A look back at the wartime woes of Cowichan farmers [online exclusive]

Waste in wartime, chided the Leader, was nothing less than rank treason!

Waste in wartime, chided the Leader, was nothing less than rank treason!

March 1918. After almost four years of unprecedented bloodshed, the First World War continued to rage with no end in sight. Would it never end?

That being the case, wouldn’t you think that this was what Valley residents were mostly thinking and worrying about?

Yes, of course, but they also had more immediate daily needs and priorities to deal with: such as earning a living, supporting a family, paying bills. And farming.

It was agriculture that drove the Cowichan economy a century ago, a fact many of us seem to have forgotten over the decades of the logging industry and since.

Obviously, there’s ample war news in the pages of the 1918 Cowichan Leaders. But there are as many pages, even more, devoted to agriculture. Aside from the war, farming in all its aspects was the main topic of the day.

A typical issue of the newspaper is that of March 7 in which the editorials take up three-quarters of a page, and more than half of them deal with egg legislation, “farmers’ plans,” a mill feed shortage and a provincial movement to “bar outside hogs”. Even the quarter-page ad for Cowichan Merchants, Ltd., while appealing to patriotism — “greater production is the demand of the country” — is devoted entirely to farming products such as seeds, a cream separator, tree and fruit sprays, chemical fertilizers, a milk scale (to record a cow’s lactic production), Cooper’s Milk Oil (a disinfectant), and chick feed.

The mill feed shortage affecting all Island farmers was a direct result of the war, falling as it did under the jurisdiction of the Food Control Board which also dictated railway freight rates outside Vancouver. Simply put, Island farmers had to pay as much as $40 more to have their feed delivered, placing many of them in a make-or-break situation.

As for ‘outside hogs,’ Chilliwack MLA E.D. Barrow had this to say at a meeting of B.C. Stockbreeders: “You can talk patriotism and production until your jaws ache, but you cannot make the farmer raise more than he knows there is a reasonable market for. There are some theorists who proclaim loudly that the farmer should go ahead patriotically and produce hogs and other stock even if he knows it will be at a loss. These people are simply discouraging practical men who try to aid their country in two ways, by increasing the food supply and maintaining contentment among farmers.

“The farmer must know he will be protected when it comes to marketing time. He must be protected from the whims and caprices of four or five large packing houses operating in Canada. Marketing is just as important as producing.”

The editor chimed in that it was well known that Island farmers could substantially increase their hog production — ”but what is needed is the guarantee of a market and the assurance of reasonable supplies of feed”. The answer, he and Barrow agreed, was to prohibit the importation of pork products, thus assuring B.C. farmers of a market at a price set by supply and demand. Thanks to wartime, the Food Control Board could achieve this “by a stroke of the pen,” they said. They had a second suggestion: That farmers be allowed access to dormant Crown lands to grow barley as feed thus eliminating the need to bring it in at considerable expense by rail.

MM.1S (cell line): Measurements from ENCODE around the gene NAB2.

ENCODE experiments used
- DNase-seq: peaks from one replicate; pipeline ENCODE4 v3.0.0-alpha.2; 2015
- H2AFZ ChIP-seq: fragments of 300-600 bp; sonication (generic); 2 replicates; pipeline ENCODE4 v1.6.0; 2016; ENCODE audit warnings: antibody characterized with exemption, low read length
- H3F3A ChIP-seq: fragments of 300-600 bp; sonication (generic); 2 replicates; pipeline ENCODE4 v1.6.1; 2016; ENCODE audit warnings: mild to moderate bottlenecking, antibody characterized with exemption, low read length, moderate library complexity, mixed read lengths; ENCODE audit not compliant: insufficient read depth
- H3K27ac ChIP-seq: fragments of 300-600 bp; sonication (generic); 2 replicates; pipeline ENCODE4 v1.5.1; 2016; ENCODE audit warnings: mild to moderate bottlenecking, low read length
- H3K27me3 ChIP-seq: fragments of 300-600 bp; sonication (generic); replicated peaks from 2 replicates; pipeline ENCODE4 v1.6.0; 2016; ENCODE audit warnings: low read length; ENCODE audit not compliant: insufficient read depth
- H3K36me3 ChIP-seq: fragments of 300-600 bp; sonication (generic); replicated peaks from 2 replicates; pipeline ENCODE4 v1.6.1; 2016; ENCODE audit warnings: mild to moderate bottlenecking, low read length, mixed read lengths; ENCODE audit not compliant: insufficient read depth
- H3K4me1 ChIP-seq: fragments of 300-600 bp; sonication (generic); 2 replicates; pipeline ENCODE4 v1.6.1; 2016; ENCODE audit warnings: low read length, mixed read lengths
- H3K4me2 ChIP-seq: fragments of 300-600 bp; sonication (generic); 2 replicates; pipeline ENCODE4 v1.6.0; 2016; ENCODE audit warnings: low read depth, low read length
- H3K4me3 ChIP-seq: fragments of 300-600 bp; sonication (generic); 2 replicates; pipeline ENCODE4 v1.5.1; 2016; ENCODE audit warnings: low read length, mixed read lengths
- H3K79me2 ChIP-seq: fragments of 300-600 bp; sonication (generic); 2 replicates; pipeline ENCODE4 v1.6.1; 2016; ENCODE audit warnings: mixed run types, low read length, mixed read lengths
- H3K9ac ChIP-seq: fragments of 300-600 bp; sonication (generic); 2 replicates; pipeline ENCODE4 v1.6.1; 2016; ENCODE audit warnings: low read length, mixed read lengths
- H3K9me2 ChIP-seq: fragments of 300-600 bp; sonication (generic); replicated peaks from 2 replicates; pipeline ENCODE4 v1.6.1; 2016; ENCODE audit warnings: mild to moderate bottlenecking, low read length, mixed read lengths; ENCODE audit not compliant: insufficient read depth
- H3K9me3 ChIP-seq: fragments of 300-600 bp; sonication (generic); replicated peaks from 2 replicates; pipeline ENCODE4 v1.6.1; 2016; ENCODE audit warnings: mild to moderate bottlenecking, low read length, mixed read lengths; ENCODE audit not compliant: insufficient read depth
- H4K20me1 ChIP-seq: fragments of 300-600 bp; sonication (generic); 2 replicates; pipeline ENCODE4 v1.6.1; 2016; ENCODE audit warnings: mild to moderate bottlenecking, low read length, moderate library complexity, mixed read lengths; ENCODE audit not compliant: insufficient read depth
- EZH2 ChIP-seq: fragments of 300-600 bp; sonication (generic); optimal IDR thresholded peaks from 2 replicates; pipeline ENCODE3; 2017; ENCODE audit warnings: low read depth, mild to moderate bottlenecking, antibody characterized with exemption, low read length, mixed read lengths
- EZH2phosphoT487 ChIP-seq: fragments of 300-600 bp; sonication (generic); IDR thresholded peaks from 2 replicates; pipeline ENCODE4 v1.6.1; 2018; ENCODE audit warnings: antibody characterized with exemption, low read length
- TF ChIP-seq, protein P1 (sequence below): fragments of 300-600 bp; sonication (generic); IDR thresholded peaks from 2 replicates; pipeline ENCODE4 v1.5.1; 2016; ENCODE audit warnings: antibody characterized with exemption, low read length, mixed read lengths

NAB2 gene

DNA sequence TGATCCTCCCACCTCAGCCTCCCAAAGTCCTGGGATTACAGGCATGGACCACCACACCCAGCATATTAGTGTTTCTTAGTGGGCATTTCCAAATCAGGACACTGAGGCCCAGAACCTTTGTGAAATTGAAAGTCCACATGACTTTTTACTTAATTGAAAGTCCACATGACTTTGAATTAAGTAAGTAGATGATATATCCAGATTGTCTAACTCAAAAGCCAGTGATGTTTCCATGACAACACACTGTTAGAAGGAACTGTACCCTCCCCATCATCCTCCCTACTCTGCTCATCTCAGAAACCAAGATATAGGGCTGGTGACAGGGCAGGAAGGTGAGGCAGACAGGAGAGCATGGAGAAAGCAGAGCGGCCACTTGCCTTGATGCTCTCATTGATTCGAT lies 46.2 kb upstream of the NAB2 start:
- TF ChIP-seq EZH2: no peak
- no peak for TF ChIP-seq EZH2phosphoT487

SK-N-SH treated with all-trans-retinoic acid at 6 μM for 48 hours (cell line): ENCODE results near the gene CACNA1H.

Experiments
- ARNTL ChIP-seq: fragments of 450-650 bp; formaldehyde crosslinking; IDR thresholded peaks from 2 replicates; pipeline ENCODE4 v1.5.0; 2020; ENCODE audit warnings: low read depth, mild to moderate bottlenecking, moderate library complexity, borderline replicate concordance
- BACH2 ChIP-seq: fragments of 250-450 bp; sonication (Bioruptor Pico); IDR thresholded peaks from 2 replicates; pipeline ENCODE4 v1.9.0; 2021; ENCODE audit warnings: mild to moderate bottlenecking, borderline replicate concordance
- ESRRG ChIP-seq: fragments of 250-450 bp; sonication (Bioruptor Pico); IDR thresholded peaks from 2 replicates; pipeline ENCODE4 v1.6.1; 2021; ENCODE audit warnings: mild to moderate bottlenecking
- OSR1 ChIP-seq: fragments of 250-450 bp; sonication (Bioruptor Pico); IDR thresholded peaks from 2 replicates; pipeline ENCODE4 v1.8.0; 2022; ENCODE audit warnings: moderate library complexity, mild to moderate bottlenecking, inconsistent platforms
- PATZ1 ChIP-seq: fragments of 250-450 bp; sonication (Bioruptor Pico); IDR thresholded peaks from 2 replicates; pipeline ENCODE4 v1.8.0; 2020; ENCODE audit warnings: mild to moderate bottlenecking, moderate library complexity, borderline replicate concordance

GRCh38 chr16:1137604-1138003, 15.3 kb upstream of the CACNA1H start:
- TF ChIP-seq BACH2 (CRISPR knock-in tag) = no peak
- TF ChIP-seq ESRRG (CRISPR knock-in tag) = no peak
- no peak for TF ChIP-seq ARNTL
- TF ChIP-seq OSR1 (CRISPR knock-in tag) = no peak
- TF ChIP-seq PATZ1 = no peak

The Leader then turned its attention to proposed federal legislation of egg marketing which the newspaper thought to be “void of any usefulness” and wholly unworkable. The villains in this piece were eggs imported from California, China and Japan but marketed as local and “new laid” because of the lack of packaging identification: “Under present legislation nobody can tell what they are. An egg is an egg. Its quality is a mystery unless it bears on its shell testimony as to what manner of egg it may be.” (Sound familiar?)

For years, local egg producers had lobbied for legislation “compelling the importer to stamp the individual egg, not the case”. Not just its place of origin but the date it was laid!

But they were up against a corporate wall: “Unless the Dominion government can screw up enough courage to take him by the throat and to do the right thing irrespective of his influence, they will do far better to leave the egg regulations severely alone.”

The final issue, for this day at least, was the need for the provincial government to encourage private industry to establish a plant at Cowichan Bay to process fish offal into animal (particularly poultry) feeds and fertilizers. Waste in wartime, chided the Leader, was nothing less than rank treason!

(It’s interesting to note that one of the prime arguments for the increased use of fertilizers was the lack of manpower because so many of Cowichan’s men, farmers and farmhands in peacetime, were serving in uniform overseas.)

But the editor wasn’t holding his breath waiting for the government to move: “Unfortunately, theories and plans are all too common nowadays and the men with brains, time and capital to turn them into beneficial realities are either missing or too busy on other schemes.”

So it was in the Cowichan Valley in March 1918. A time of raging world war and, on the home front, farmers’ frustrations. For the latter, marketing boards have since made their business lives more orderly, more predictable if not easier over the past century.


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